Chinese, like the Kama Sutra, is not something you can learn on your own. The eye blurring characters and the confusing tones which most of us can neither say nor hear correctly threaten to doom our attempts to communicate in Chinese to failure. Whether studying on our own or lacking individual attention in school, most of us turn to language partners and tutors for help.
If you are a native English speaker looking for a language partner (yǔbàn – in Beijing yǔbànrr | 语半) be careful posting an ad. An American friend of mine posted an ad at the Beijing Language and Culture University, a mere forty five minutes later he’d received so many calls that he had to turn off his phone and go pull down the three signs he’d posted on campus. It was another week before the calls ceased.
From an ad by a Chinese tutor
Europeans and others who speak English fluently but are not native speakers have a more difficult time finding someone to do a language exchange with them but given a little time and patience it’s almost always possible to find someone by sticking an ad on a university bulletin board or posting one online. Keep in mind that some Chinese are looking to learn a language other than English and may be looking for a partner who speaks another language.
Usually when you meet your language partner the plan is to speak English for an hour and Chinese for an hour. If you don’t create rules for your partner and yourself you may spend more time speaking English than Chinese.
Language partners can be enormously helpful – accompanying you to buy a cell phone, to the bank, or shopping for pants - when you need someone who understands what’s going on. I’ve had my language partner make calls for me, go apartment hunting with me, and generally put him thorough the paces. In return I’ve helped him prepare for a visa interview and suffered some of the most excruciating hours of my life at various events he’s masterminded. (Like the party at the Women’s University where he abandoned us to fight with bitterly with his girlfriend, broke up with her, and then an hour later proposed to her onstage. While her classmates shrieked with excitement she fled. And that was only the beginning.)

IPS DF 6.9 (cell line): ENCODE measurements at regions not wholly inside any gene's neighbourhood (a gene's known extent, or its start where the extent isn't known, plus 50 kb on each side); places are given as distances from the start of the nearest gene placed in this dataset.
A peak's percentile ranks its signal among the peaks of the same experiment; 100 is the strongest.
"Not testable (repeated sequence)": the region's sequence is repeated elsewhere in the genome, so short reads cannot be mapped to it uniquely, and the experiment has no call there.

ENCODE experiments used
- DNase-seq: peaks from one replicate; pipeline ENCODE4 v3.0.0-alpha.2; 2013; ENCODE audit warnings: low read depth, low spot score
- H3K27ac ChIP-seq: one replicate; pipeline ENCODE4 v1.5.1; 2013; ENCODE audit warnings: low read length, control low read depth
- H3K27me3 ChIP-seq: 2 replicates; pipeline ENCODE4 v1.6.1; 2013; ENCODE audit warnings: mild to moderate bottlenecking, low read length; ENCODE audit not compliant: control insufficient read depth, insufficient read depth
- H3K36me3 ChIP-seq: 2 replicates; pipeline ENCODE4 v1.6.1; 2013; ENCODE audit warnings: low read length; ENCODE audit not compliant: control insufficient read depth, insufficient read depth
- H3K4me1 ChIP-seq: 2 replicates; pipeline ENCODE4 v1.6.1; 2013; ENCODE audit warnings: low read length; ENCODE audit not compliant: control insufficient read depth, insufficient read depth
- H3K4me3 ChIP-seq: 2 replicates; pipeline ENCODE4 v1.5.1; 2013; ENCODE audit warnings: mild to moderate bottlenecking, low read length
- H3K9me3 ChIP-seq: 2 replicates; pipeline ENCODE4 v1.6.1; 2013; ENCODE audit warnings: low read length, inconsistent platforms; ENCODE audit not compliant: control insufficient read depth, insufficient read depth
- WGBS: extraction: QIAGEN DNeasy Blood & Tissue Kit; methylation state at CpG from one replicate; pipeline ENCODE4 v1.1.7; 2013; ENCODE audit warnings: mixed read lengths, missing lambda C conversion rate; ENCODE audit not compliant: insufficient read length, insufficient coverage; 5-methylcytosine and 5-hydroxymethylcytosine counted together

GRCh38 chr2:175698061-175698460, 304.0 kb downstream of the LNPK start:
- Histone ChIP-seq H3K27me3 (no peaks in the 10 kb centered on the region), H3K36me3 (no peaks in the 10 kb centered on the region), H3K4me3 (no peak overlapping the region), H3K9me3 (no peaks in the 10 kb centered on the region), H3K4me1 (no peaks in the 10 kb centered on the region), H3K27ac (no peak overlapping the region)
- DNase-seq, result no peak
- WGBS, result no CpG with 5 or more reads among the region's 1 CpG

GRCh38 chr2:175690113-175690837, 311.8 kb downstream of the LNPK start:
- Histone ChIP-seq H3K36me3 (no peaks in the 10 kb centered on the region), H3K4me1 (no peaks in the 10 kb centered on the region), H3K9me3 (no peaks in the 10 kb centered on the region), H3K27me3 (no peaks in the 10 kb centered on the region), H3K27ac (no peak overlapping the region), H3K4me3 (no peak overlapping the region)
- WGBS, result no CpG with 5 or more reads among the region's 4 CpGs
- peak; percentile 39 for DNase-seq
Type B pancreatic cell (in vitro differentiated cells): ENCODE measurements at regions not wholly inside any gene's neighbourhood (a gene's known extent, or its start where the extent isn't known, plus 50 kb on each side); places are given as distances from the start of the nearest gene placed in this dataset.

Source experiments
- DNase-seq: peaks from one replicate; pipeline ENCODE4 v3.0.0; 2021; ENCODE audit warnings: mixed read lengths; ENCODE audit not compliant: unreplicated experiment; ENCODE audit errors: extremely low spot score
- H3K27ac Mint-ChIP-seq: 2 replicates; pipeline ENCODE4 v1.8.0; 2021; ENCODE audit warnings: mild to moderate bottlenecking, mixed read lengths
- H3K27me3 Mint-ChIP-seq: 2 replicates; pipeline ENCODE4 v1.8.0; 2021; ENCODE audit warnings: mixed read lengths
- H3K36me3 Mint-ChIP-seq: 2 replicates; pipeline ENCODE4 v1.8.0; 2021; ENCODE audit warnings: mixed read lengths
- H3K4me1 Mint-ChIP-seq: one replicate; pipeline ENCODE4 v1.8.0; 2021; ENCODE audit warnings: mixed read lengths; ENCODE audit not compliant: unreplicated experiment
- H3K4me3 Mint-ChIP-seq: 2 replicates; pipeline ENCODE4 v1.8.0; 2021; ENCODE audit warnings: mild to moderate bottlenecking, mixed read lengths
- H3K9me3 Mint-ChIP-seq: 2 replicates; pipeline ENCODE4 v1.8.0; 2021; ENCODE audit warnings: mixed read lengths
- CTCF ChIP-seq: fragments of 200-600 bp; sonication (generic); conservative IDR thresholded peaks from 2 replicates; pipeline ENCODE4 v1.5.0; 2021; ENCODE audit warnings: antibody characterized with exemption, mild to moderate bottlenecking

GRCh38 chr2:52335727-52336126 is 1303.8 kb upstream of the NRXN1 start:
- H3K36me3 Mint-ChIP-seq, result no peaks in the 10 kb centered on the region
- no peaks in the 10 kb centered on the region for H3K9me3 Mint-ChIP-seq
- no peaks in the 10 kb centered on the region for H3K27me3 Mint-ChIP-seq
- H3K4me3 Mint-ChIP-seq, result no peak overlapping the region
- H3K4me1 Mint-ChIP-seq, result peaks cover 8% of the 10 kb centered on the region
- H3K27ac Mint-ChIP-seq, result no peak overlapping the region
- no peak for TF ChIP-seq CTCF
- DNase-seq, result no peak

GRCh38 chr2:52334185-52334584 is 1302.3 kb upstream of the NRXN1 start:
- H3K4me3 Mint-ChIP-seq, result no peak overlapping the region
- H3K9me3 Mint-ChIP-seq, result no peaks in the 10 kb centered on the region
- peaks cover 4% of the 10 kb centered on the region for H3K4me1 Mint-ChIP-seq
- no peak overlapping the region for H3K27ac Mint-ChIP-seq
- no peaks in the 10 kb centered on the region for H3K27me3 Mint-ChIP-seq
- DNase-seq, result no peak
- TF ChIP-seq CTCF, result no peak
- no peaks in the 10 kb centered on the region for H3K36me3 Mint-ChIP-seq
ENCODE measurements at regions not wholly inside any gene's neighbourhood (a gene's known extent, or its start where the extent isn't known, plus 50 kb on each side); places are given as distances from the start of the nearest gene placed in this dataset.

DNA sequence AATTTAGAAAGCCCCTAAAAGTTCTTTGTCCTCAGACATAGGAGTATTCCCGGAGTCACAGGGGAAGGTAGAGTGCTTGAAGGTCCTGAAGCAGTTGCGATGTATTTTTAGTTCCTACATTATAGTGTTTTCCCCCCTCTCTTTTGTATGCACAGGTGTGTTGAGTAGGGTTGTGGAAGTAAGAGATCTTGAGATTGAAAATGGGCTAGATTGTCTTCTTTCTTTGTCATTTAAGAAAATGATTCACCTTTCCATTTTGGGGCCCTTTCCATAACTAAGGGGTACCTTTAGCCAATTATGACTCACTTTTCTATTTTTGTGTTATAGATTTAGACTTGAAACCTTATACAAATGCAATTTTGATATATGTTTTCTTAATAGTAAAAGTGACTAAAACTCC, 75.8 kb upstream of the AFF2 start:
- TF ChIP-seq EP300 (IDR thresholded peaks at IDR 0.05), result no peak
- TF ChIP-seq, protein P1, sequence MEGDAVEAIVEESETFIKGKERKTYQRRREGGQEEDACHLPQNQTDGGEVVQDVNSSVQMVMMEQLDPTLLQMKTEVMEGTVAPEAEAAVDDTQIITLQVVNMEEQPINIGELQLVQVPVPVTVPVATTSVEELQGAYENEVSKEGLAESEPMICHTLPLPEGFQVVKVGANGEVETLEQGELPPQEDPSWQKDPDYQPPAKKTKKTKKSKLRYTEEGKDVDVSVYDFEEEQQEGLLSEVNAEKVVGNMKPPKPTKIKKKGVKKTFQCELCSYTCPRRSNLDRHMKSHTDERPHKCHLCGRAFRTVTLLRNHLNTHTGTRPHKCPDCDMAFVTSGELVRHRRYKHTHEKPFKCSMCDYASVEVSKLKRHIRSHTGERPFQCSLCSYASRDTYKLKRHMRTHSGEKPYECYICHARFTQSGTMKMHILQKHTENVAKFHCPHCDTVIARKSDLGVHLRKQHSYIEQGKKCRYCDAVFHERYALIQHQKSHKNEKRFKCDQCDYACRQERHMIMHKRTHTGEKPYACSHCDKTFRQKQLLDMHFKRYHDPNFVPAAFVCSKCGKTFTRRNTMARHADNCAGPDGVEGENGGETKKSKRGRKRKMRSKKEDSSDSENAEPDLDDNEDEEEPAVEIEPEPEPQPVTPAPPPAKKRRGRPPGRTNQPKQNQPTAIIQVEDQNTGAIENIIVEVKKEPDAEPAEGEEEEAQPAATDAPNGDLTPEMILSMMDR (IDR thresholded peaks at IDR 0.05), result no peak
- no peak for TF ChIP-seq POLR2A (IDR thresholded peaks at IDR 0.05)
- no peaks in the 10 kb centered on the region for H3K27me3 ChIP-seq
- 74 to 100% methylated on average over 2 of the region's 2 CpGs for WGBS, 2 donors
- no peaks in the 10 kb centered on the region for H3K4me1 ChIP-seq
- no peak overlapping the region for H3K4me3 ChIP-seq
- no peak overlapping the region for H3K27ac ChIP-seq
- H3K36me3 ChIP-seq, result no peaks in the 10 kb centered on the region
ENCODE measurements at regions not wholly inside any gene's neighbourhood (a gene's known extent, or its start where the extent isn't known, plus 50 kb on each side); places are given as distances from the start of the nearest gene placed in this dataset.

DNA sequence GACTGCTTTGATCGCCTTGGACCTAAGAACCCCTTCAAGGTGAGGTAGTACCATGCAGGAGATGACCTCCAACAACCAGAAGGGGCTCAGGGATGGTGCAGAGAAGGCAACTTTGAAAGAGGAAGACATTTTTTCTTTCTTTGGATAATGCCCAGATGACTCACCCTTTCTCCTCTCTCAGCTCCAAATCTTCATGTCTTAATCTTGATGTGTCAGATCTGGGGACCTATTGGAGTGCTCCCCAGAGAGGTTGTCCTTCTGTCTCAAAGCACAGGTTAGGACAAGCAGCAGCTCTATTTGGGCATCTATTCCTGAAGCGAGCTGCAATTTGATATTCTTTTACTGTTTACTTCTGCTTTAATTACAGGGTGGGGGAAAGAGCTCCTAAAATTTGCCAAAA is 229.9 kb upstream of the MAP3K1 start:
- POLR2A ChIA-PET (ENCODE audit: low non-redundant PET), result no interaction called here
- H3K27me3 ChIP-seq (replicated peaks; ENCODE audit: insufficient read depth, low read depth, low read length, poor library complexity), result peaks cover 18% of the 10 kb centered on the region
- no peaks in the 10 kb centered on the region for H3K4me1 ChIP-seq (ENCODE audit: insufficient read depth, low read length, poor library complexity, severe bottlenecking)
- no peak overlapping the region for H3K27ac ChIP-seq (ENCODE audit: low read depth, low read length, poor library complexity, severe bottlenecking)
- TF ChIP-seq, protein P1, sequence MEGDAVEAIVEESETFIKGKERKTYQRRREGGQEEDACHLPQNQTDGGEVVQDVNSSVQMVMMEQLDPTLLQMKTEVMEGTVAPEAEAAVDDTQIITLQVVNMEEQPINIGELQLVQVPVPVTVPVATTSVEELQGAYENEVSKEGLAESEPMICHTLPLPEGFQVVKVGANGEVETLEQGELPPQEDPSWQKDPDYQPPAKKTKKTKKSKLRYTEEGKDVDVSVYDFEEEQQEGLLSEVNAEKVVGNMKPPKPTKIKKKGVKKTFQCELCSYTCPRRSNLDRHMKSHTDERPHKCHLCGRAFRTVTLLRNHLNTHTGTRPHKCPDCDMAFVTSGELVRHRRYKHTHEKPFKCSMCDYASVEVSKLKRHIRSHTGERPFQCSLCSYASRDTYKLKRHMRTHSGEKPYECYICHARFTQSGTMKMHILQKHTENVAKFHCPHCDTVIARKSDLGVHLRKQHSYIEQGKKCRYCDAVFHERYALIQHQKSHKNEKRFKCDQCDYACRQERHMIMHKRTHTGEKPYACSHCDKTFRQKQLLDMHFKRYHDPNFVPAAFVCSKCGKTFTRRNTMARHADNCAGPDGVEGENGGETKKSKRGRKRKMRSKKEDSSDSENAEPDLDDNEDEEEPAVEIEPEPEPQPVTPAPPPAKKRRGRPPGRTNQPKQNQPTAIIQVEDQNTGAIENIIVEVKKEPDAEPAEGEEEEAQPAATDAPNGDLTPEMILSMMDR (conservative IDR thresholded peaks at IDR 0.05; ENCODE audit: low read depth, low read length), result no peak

They can also teach you a lot about China and Chinese culture – inviting you to meet their families, or to go out with their friends – and give you a window into what life is like in China for college students and their families.
If you lack the time or just want someone qualified to really have to teach you then you’re better off with a tutor. Chinese tutors (fǔdǎo lǎoshī | 辅导老师)are often college students learning to teach Chinese as a foreign language, Chinese teachers working part-time, or just college students looking to make some cash. Prices range from 15 to 80 yuan an hour. A reasonable price for an experienced tutor in Beijing is 30 yuan. 50 is high but certainly not unheard of and many consider the help they receive from their tutor more than worth the expense.
Usually people meet their tutors and language partners at a café or campus library. Keep in mind that while you may not think twice about spending 22 kuai on a cup of coffee, to your language partner, although they won’t say so, this is a lot of money. Be considerate and meet in a park, library, or somewhere like McDonald’s where you can loiter for free or pay a couple of kuai for a soda.
This man wants to be your language partner
With both a tutor and language partner you’ll get more out of it if you come to a session prepared with a story, vocab, questions from class, or a topic to discuss. Unlike formal classes you can study the topics you’re most interested in. If you urge them to, your tutor or language partner can make sure you correct all your tonal and grammar mistakes.
A language partner or tutor is more than just another aid to learn a language – they are a teacher, friend, and guide to Chinese culture as well. Many friendships and, as many an expat will tell you, relationships grow out of hours spent drilling tones or English grammar. Shop around until you find a suitable tutor for yourself – and be careful about giving out your phone number.
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That first line could not have been catchier.
Apr 23, 2011 00:48 Report Abuse
oh,really?wat type of business r u planing to set?i also wanna start to do business.so....what do you think?
Apr 27, 2011 19:39 Report Abuse